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The Fox's Den

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Posts tagged with "ericsson"

Mar 8

Ga(y)mer

*the video clicks on, showing a top down shot of a phone lying on a wooden table*

Hey guys, Seth here. I’m not really good with review videos like this, but I wanted to review this phone I bought a while ago, just cause I think it’s really cool.

*Seth picks up the phone in his paw*

The phone I bought is a Sony Ericsson Xperia Play.

*An annotation pops up, displaying a link to a page with specs*

This phone is seriously the best thing I’ve owned. Sure, it’s last years technology, but the Android operating system is so versatile, I’m sure even early phone models can run the apps this thing can, at least the apps use on it.

*he clicks on the screen, and unlocks it, swiping through a few homescreens running several widgets per screen*

Now, I LOVE widgets. I love being able to unlock my phone and quickly check something, like say, my Minecraft server-

*he swipes to a homescreen with a block at the top showing statistics*

You can see that there are two people on it now, and it’s daytime in-world. I can tap the number showing how many players there are and get details of any player that’s ever logged into it. I can send a console command here, and I can even tap the time and change it to night.

It’s quick, it’s smooth, and it runs great with games.

*he turns it to it’s side, and slides up the screen, revealing a very PSP-esque game pad*

I believe Sony did an excellent job designing the game pad. Firm directional pad, nice solid triangle, circle, square and cross buttons, even has start and select buttons, and L and R triggers on the back. But I REALLY love this pad right here.

*he points to an oval shaped area in the center of the pad*

This is a multi-touch pad that’s split into two virtual analog sticks. Newer gaming apps have been developed to use these as inputs, and older apps are updating to support them as well.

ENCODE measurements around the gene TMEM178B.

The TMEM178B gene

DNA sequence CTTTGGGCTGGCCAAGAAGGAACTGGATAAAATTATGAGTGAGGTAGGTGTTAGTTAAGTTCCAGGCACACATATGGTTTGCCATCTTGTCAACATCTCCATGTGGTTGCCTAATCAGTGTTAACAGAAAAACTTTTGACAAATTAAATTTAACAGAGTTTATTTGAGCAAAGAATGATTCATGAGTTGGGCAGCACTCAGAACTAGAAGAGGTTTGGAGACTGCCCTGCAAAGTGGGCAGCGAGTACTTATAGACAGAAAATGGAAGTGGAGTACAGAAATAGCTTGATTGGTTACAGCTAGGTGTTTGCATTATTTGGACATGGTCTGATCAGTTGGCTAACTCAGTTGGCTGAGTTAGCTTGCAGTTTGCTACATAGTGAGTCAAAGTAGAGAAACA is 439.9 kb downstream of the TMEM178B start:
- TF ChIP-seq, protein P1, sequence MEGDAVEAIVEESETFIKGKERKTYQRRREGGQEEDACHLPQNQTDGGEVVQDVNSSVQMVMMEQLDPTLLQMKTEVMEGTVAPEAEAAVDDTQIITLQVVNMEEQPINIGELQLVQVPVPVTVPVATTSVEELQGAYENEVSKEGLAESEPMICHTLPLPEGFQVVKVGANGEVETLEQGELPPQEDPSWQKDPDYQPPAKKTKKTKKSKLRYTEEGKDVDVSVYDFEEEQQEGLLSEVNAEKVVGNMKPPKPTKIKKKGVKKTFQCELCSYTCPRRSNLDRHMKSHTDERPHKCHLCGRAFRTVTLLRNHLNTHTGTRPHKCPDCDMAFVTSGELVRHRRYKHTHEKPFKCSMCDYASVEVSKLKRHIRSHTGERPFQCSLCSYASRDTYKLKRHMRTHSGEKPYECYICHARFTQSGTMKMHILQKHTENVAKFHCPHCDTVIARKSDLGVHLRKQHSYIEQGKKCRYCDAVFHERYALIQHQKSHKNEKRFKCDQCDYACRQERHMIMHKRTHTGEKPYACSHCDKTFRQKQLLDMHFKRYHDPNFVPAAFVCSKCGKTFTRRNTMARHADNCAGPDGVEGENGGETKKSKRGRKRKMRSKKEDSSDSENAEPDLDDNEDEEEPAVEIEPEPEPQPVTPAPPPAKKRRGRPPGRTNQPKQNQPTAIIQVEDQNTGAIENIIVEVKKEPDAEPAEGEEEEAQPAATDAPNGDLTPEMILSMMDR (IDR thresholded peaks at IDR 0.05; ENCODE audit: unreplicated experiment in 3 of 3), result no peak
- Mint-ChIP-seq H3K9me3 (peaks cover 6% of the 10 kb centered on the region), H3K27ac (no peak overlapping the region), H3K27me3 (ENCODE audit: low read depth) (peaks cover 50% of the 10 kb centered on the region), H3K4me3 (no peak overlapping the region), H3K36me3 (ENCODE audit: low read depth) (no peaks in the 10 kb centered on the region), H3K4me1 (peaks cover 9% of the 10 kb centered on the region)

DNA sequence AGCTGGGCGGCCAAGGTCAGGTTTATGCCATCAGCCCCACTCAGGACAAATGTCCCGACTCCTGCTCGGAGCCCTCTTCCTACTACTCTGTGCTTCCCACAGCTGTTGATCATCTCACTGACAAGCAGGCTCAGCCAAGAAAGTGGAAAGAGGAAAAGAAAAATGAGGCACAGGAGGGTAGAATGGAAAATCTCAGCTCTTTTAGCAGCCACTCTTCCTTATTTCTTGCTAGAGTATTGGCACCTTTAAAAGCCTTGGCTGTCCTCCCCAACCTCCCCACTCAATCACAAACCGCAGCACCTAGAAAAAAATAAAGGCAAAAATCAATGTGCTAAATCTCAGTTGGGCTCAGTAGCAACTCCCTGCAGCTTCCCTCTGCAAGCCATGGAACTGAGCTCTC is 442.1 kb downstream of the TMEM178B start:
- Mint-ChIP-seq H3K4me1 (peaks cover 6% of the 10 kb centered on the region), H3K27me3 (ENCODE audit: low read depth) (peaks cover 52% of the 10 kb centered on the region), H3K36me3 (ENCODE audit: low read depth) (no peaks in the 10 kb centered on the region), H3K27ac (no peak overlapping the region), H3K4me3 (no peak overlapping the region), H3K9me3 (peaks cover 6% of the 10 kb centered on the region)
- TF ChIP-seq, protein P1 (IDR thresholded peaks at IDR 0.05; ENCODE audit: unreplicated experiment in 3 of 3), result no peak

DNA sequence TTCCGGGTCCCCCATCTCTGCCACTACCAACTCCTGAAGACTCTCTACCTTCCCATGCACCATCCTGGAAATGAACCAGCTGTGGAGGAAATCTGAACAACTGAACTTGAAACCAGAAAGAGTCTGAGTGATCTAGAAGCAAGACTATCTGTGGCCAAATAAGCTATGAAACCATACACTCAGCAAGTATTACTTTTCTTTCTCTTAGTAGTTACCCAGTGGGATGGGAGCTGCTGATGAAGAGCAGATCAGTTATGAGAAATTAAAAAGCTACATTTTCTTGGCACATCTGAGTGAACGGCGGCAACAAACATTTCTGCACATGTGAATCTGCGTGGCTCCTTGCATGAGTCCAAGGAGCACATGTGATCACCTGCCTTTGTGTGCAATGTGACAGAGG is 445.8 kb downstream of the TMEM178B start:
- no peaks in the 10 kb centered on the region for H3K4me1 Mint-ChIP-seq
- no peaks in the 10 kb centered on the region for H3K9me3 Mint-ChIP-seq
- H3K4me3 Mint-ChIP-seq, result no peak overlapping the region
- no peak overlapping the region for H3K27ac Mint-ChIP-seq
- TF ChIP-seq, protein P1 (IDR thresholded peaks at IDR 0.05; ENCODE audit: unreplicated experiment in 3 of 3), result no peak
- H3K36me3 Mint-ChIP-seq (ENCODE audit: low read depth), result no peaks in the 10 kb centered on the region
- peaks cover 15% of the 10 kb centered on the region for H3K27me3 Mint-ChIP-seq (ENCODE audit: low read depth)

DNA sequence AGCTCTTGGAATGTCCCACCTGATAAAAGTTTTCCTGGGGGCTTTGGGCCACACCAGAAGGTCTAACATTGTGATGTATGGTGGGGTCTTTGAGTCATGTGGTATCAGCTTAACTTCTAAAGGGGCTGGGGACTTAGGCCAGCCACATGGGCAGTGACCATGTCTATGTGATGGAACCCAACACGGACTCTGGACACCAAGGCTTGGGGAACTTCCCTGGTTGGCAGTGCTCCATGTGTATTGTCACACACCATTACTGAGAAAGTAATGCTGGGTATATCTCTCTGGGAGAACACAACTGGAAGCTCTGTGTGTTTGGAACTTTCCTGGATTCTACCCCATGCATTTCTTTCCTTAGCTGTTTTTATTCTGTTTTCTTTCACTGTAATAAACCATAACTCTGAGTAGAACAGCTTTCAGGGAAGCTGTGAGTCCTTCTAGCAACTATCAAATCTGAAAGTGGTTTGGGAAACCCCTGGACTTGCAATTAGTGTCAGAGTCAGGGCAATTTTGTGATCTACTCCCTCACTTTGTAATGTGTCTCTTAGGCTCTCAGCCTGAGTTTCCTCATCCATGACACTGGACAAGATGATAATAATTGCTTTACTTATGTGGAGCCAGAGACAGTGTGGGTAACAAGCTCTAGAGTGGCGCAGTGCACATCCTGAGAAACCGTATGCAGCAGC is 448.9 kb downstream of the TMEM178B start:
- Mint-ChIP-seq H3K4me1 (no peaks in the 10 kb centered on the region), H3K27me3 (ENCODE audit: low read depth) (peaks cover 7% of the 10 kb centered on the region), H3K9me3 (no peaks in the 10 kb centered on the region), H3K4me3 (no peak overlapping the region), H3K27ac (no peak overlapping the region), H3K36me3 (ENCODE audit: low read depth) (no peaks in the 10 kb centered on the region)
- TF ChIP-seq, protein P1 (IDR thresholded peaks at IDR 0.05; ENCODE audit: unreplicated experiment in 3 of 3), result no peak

The OS seems pretty stock, you got your usual Android features. Live wallpapers, multiple homescreens and all that. But what I find really fascinating about the OS is this right here-

*he pops open his apps folder, and taps an icon opening up the video game “Crash Bandicoot”*

Now, you may be asking yourself, “Oh it comes with Crash on it, I could probably buy that in the Market,” but that’s where you’re wrong. THIS app is actually an emulator, running a ripped copy of the Crash game. Legal for Sony to do, they DO own the hardware and software to do this, but this is the ONLY game that it can run stock. There is a software package out there that lets you copy the Crash app to your computer, extract the emulator software, and inject your own ISOs back into a neat Android package, and install it on your phone. I run all my Playstation games this way, except for Final Fantasy VII because multi-disk support hasn’t been reverse engineered for it yet, though the emulator DOES support multi-disk games.

*he flips the phone over, showing the thickness of the phone*

I’ve actually had to buy a bigger battery for this phone because I’ve been playing more and more games on it. I play in my down time during class, like while waiting for other students to finish a paper, or in between classes. I play while riding in the car with others, while bored at home, and even in bed.

*he swipes through a few menus, and opens up a gaming app*

I have the “OnLive” app, which is a new generation “cloud based” computer gaming service. You buy the game from their store, their servers render out the video, and it streams to your phone like a video. It allows me to play computer quality games on my phone.

*he taps on an icon, and opens a video game*

Right now, I’m in the middle of a game of Amnesia: The Dark Descent. I have to say, this is the first time I’ve played this game, and I’m already scared shitless of losing lantern oil. It streams well over 3g, and amazingly over wifi. There’s no quality loss, and the textures are fantastic. You can even buy a home console for this service. It’s really tiny, and is basically just an ARM based computer running on low budget CPU that streams the video to your TV through a wired internet connection in a similar fashion like the app. But THAT’S for another review.

So anyway, I would REALLY recommend this phone to ANY gamer. With the combination of the built in gamepad, and a few emulators you can get for free, or low price, on the market, this thing is a gaming machine. They retail for about $350-400, but I bought mine, second hand, for $150. The guy I bought it from was really creepy, and the phones he sold were probably stolen, but it’s still a great deal for a phone that actually works.

So, that’s my review for this great phone!

*he opens a sketching app, and draws a big pink heart on the screen*

Thanks for watching guys~ <3

*click*

Seth's Blog This is Seth's blog. In it, you'll find the life of a crazy fox. Watch your step, though, some of the posts may require parental supervision. :3